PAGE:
Investing account types explained
In investing, there are a lot of choices to make – how to invest, what to invest in, and who to invest with. There’s also a seemingly endless array of account types. Confused? We’ve got you. In this article, we’ll walk you through:
- Registered versus non-registered accounts
- An overview of registered account types and their purpose
- A comparison of RRSPs and TFSAs, the most popular registered accounts
- Tips on how to choose the right account for you
What kinds of investing accounts are available?
In investing, there is a wide range of account types to suit your individual needs. There are two main categories of accounts:
- Non-registered accounts
- Registered accounts
A non-registered account is one in which your investment earnings (interest, dividends and capital gains) are taxable. At Qtrade Direct Investing, non-registered accounts are available as individual or joint accounts, and in U.S. or Canadian currencies. Non-registered account types are:
- A cash account is a general-purpose trading account that allows you to buy and sell stocks, bonds, mutual funds, exchange-traded funds (ETFs) and a range of other investments.
- A margin account is a trading account that allows you to borrow funds from your broker using cash and securities in your account as collateral for the loan. Because margin trading comes with more risk, this type of account is suited to more experienced investors.
A registered account is one that is registered with the Canadian government and provides some sort of government tax incentive that is designed to encourage Canadians to save. The most common registered account types are:
- Registered retirement savings plan (RRSP or RSP)
- Tax-free savings account (TFSA)
- Registered education savings plan (RESP)
- Registered retirement income fund (RRIF or RIF)
Investing for retirement, allows for tax-sheltered investment earnings and tax deferral on a portion of your income.
Individual, spousal and locked-in RRSPs available
U.S. currency accounts available
Investing for any purpose, allows for tax-sheltered investment earnings.
U.S. currency accounts available
Investing for a child’s education, allows for tax-sheltered investment earnings, as well as access to Canada Education Savings Grant.
Individual or family RESPs available
Provides income to you in retirement from your RRSP savings (RRSPs must be transferred to a RRIF by the end of the year you turn 71 years old). Income payments are taxable, but any investment earnings within the RRIF are tax sheltered.
Individual, spousal and locked-in RRIFs available
U.S. currency accounts available
What do these accounts allow me to invest in?
Regardless of the type of account you open, you have access to a wide range of investment options to choose from – stocks, bonds, mutual funds, ETFs, GICs and cash.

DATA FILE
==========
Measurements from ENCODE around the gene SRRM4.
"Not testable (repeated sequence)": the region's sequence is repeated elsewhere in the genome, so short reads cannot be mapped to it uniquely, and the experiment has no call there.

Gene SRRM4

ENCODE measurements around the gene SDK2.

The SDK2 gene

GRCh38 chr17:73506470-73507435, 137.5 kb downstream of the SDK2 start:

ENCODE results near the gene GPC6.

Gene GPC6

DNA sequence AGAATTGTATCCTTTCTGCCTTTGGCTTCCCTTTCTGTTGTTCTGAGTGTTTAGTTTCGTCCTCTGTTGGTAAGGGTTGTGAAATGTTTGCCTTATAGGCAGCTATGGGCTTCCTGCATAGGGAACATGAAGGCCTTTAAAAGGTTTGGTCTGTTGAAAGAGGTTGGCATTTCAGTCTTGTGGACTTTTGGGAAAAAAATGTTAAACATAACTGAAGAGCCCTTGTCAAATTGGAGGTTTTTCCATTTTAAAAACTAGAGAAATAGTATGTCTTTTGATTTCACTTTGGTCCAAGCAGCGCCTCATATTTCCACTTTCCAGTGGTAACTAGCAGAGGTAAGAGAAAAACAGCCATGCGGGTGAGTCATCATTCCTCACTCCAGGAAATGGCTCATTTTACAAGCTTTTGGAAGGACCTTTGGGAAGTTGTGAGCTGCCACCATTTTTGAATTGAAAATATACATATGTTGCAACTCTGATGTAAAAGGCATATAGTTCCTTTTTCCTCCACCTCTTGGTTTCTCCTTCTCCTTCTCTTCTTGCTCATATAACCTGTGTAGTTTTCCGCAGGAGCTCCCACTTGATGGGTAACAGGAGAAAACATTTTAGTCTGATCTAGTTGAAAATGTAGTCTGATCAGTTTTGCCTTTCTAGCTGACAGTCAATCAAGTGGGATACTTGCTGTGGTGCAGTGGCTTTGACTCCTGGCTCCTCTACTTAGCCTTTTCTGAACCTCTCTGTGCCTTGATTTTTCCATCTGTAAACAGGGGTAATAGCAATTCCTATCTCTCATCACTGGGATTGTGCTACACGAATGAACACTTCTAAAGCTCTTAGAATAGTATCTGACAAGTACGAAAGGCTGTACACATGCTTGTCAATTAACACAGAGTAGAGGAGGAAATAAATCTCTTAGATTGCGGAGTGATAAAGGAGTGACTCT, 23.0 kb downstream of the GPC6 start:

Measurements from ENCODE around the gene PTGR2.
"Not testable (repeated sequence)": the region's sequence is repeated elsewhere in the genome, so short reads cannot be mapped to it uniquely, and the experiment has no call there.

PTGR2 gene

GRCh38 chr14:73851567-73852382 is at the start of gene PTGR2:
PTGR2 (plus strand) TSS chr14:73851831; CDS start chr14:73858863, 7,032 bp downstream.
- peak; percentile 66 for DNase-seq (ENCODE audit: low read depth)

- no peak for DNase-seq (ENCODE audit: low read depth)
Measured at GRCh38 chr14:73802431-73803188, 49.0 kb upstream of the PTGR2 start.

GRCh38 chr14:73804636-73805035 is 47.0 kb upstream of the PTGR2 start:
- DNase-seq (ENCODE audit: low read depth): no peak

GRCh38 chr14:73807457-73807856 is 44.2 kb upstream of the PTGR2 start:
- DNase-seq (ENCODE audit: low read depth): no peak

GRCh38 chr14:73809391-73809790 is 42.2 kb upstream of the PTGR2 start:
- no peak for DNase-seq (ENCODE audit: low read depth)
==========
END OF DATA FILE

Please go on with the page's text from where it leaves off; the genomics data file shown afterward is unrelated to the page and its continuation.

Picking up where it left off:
There are a few restrictions for registered accounts to be aware of. Anything held in a registered account must be an “investment in properties (except real property), including money, guaranteed investment certificates, government and corporate bonds, mutual funds, and securities listed on a designated stock exchange.” For more details on what the Canadian government considers a “qualified investment” for registered accounts, please visit their website.
How do registered accounts work?
Registered accounts include valuable tax benefits, and as such, they tend to be subject to more complex rules and limitations. Below is a quick summary of highlights for each of the registered account types:
An RRSP is an account designed to help you save for your retirement. It’s one of the most popular accounts because contributions provide a tax deduction on your current earnings, and the investment income in the RRSP remains tax sheltered until you withdraw the funds. The aim is to defer taxes payable on your income until retirement, when you are usually in a lower tax bracket. Ideally, with an RRSP contribution, you save on your taxes now and then save on them later, too.
Your annual RRSP contribution limit is the lower of:
- 18% of your earned income from the previous year
- The maximum limit set by the government (in 2022, the maximum RRSP contribution is $29,210)
- The remaining limit after any employer-sponsored pension plan contribution (known as your “pension adjustment”, found on your T4 or T4A slip).
If there are income-earning years in which you did not make an RRSP contribution, you can use that room to catch up on your contributions. Your excess RRSP contribution room is listed on your previous year’s Notice of Assessment, or by logging in to the Government of Canada’s My Account.
There is no minimum age requirement to contribute to an RRSP, but you must have earned income and have filed a tax return. As of December 31 of the year you turn 71 years old, you have to close your RRSP and transfer to a RRIF, an annuity, or withdraw the amount in cash. In the case of a cash withdrawal, the entire amount withdrawn will be taxable in the year you withdraw it, which may be a significant financial burden.
You can also contribute to an RRSP for your spouse (including common-law) to help them save for retirement and potentially reduce your combined tax bill. When you make a contribution to your spouse’s RRSP, you reduce your own contribution limit, but receive the deduction on your taxes. If your spouse earns a significantly lower income than you, that deduction could make a bigger difference on your tax return than on theirs.
Locked In RRSPs